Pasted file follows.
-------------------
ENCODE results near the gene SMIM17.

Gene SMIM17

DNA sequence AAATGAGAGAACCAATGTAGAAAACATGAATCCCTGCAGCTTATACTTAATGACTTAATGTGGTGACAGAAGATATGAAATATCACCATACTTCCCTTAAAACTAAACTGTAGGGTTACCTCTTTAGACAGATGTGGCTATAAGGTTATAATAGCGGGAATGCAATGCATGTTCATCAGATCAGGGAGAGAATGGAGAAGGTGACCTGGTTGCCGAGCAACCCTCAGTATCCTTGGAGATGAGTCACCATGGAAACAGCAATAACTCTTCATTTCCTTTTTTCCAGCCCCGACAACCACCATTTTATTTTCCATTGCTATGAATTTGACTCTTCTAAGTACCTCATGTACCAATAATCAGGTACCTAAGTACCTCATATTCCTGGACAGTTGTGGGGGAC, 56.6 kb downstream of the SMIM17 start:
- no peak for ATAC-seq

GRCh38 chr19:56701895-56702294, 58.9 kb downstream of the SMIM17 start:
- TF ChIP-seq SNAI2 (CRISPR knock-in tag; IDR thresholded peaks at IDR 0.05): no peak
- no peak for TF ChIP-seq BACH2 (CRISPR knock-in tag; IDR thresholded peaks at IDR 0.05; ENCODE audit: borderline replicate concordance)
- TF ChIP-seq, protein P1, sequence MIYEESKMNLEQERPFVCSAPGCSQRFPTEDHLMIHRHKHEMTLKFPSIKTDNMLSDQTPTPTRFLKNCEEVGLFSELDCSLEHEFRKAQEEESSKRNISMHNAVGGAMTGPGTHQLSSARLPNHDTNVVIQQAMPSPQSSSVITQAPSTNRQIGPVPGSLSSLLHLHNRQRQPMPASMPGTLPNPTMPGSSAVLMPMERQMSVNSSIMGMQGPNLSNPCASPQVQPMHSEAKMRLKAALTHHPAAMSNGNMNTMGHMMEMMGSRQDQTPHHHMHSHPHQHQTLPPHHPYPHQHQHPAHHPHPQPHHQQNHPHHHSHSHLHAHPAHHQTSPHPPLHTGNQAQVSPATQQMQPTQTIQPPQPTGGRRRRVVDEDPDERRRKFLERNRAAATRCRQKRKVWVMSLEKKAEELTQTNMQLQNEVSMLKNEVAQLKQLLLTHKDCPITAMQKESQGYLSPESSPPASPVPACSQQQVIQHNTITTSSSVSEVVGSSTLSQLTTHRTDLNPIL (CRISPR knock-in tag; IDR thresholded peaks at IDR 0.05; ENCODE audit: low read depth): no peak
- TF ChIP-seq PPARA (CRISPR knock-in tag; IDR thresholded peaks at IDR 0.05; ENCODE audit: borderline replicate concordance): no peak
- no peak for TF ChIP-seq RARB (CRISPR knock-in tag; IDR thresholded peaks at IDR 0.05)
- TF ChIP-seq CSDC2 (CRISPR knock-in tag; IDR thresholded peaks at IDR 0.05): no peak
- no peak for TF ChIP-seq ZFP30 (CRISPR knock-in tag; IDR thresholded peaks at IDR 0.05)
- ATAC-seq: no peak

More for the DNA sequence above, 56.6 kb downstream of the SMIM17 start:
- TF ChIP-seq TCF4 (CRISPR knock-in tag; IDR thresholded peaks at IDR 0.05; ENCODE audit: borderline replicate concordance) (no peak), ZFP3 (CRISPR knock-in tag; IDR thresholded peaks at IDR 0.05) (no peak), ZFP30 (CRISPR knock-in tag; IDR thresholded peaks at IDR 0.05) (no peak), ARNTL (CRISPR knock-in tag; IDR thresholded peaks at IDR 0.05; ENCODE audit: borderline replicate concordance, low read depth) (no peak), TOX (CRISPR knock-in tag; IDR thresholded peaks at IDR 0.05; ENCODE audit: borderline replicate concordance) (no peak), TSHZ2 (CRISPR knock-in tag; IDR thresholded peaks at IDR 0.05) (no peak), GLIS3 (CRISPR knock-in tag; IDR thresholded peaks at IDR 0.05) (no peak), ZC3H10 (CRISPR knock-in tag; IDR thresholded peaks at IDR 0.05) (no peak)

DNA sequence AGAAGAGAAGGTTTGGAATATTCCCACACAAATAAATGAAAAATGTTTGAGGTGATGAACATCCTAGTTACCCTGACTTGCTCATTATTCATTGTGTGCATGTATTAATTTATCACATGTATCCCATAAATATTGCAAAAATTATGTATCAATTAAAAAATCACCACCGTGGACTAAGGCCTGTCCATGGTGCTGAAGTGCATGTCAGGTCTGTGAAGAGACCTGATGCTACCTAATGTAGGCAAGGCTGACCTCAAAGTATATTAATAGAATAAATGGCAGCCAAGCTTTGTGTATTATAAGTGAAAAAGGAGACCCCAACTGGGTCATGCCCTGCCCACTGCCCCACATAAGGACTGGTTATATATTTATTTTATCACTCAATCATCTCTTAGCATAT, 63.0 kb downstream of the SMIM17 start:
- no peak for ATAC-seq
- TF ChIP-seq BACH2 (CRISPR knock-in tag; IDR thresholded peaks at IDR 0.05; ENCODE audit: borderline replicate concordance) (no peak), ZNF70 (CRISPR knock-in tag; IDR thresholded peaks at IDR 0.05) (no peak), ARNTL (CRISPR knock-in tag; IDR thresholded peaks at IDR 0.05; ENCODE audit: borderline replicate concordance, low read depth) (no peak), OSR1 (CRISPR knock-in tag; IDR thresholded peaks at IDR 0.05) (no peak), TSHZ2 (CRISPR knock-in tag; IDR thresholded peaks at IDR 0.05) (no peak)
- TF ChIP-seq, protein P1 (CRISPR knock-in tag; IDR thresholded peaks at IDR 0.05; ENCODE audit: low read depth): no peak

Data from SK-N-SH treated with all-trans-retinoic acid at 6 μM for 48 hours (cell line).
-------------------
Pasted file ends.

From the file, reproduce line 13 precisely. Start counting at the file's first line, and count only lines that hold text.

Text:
- ATAC-seq: no peak